By: Tim Bain
In the lead up to interviewing Skillet’s front man John Cooper, I did a bit of research and to the best of my limited information, I was surprised to find out just how big they are.
Growing up, my formative years in music were the mid to late nineties – a time when the Christian music scene blossomed. Bands like DC Talk, The Newsboys, Rebecca St James and Third Day released delightfully listenable art with a newfound boldness.
We never knew that Jesus’ message could be expressed in such ways.
We threw around descriptions such as relevant, cool and fresh with conviction and were unashamed to play it in the presence of our friends.
Skillet part of changing music trend
The music surprised unsuspecting ears, quenched a thirst that many didn’t realise they had and changed the mentality of both secular and Christian listeners forcing them to pay attention.
I remember sitting in my brother’s room listening on repeat to new Christian CDs he’d purchased earlier that day. I also remember the day he introduced me to a “new heavy rock band” that the store attendant recommended.
“They’re called Skillet,” he said as he sliced through the thin plastic film along the spine of the CD case with his fingernail.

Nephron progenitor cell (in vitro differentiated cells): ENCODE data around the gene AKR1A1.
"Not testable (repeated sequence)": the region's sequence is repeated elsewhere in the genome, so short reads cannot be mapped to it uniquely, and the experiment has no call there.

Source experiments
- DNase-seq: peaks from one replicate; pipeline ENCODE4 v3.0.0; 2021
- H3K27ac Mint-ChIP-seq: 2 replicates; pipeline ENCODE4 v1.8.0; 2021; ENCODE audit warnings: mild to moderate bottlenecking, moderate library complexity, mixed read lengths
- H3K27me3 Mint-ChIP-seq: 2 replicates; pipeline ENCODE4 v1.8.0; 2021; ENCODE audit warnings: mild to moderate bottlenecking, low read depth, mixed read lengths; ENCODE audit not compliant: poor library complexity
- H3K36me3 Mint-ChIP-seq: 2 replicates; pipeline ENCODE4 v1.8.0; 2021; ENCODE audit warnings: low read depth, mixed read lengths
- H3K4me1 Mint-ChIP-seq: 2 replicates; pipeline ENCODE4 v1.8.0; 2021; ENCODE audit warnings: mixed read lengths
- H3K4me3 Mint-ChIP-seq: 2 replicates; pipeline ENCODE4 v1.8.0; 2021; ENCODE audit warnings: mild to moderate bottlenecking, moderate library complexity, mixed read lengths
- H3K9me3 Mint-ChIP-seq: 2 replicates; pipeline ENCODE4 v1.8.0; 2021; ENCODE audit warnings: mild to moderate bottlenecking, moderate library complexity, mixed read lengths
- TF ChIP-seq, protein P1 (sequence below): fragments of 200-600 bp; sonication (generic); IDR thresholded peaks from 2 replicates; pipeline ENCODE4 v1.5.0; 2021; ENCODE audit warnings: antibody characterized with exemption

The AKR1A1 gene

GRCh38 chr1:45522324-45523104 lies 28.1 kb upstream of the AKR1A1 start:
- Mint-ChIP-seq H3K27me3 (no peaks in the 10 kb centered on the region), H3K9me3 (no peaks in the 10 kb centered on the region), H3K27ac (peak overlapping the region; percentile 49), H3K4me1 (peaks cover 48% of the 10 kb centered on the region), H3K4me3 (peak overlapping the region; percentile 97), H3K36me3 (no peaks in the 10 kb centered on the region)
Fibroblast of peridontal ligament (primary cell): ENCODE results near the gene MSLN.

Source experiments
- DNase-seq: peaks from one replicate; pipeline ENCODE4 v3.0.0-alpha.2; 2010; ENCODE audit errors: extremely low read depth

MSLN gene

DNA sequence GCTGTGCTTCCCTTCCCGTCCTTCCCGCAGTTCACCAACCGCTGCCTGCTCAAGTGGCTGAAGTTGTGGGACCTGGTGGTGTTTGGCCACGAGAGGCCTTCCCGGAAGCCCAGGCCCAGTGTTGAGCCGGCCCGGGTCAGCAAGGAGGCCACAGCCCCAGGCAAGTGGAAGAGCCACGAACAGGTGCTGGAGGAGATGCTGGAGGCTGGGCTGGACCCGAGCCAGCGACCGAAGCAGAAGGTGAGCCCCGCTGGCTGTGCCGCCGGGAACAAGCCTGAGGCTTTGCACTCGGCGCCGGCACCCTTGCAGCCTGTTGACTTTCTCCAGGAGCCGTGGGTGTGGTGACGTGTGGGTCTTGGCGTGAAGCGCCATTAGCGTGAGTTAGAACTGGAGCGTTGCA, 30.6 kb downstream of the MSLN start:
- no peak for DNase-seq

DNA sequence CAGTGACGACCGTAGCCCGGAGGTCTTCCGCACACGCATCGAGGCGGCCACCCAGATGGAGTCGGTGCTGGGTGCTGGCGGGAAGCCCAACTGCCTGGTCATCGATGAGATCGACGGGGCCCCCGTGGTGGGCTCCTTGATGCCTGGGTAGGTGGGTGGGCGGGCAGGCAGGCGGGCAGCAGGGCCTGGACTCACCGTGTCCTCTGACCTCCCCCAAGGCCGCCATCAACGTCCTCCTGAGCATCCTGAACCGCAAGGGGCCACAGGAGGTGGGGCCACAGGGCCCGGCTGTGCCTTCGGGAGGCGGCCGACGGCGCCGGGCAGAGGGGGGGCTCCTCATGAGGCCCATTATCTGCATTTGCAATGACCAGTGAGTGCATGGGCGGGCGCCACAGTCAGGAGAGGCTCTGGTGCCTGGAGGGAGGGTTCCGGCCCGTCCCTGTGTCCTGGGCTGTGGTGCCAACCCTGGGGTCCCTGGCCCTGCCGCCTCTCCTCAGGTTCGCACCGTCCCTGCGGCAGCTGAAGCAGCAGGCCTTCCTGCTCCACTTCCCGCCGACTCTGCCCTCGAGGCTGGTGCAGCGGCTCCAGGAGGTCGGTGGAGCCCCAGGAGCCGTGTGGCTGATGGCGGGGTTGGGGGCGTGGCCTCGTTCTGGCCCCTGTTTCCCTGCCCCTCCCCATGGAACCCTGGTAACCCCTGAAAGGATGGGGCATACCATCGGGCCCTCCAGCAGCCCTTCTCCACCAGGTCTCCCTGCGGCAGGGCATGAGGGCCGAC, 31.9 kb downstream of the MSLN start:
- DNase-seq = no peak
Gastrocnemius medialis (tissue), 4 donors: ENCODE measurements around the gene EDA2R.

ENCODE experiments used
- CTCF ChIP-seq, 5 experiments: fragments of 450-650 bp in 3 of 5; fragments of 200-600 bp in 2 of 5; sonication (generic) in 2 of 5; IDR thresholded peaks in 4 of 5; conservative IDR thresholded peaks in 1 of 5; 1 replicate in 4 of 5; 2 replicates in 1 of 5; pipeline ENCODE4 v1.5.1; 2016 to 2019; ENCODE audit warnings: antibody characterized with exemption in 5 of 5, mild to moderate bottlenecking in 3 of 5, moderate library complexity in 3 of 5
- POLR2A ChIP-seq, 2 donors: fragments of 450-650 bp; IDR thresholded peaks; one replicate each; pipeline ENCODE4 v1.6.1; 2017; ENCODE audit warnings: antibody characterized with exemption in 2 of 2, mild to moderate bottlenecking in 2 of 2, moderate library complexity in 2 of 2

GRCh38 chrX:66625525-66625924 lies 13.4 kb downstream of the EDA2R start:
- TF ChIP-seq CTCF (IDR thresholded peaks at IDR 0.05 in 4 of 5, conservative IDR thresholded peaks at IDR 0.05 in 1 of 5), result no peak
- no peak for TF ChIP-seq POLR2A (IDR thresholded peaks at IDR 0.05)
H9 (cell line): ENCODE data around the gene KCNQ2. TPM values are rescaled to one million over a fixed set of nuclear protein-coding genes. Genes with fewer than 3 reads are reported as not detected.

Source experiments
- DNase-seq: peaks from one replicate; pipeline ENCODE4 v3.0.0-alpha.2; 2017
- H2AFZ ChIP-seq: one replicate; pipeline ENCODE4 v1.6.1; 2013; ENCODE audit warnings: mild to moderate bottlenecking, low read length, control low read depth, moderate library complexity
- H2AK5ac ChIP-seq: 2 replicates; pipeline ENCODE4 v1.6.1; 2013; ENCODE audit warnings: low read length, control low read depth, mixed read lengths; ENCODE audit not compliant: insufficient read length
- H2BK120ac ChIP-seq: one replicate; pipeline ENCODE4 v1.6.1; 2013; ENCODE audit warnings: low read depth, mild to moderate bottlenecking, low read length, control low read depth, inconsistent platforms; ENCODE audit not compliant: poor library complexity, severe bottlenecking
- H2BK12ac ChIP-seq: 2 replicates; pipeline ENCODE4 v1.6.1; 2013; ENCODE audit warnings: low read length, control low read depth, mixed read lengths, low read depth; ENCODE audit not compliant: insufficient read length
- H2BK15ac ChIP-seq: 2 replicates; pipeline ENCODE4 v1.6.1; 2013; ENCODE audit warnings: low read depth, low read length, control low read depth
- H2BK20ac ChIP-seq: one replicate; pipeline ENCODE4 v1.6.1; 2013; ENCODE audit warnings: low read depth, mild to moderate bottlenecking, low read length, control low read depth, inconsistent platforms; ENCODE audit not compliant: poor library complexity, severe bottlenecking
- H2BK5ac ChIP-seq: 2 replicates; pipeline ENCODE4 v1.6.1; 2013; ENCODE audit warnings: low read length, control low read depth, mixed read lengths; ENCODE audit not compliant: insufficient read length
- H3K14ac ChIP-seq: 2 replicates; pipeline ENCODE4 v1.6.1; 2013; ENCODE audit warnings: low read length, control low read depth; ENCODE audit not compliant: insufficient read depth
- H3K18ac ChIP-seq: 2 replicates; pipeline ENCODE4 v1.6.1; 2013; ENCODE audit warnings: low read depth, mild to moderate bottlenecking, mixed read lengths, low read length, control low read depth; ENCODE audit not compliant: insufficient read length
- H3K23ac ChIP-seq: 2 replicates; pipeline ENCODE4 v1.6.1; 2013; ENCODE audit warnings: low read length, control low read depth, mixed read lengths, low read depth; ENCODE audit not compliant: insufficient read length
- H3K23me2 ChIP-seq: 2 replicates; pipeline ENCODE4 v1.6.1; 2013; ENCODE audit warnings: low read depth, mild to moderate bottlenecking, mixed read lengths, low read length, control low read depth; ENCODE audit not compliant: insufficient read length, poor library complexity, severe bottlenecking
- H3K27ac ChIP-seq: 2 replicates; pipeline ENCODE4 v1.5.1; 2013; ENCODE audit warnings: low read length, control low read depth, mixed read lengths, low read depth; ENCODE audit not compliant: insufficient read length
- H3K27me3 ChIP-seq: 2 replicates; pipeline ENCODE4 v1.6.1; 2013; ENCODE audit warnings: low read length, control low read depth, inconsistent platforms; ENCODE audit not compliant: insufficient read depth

That was 1996.
Fast forward to 2018, I was delighted to speak with Skillet’s lead singer John Cooper and soak up some of what has been a rich musical career.
From no rock music to a rocker
John didn’t disappoint. Despite 22 years of writing, producing, touring, creating, distorted guitars and singing loudly, John engaged with the interview with a freshness and the joy of someone who had just released their first album last week.
“I would definitely trade a good radio hit for a song that works live any day,” he said.
John speaks about his songwriting philosophy, the band’s stamina, live show success, the rise of 90s Christian music, his parents’ disapproval of heavy metal music and the business side of playing in one of the most-listened-to Christian bands … ever.
“Growing up, I was not allowed to listen to any rock music,” John said. “When I finally convinced my parents to let me listen, Christian music was there for me in a way I couldn’t explain.”
John says Skillet has a very large non-Christian fan base. “Somehow they come to our concerts and experience community and energy and can come together around the music despite our wide beliefs.”